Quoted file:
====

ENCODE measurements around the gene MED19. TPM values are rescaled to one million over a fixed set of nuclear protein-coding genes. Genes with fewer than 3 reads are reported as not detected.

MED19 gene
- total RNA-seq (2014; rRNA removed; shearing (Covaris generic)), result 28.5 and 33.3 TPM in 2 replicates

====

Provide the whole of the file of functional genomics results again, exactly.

ENCODE measurements around the gene MED19. TPM values are rescaled to one million over a fixed set of nuclear protein-coding genes. Genes with fewer than 3 reads are reported as not detected.

MED19 gene
- total RNA-seq (2014; rRNA removed; shearing (Covaris generic)), result 28.5 and 33.3 TPM in 2 replicates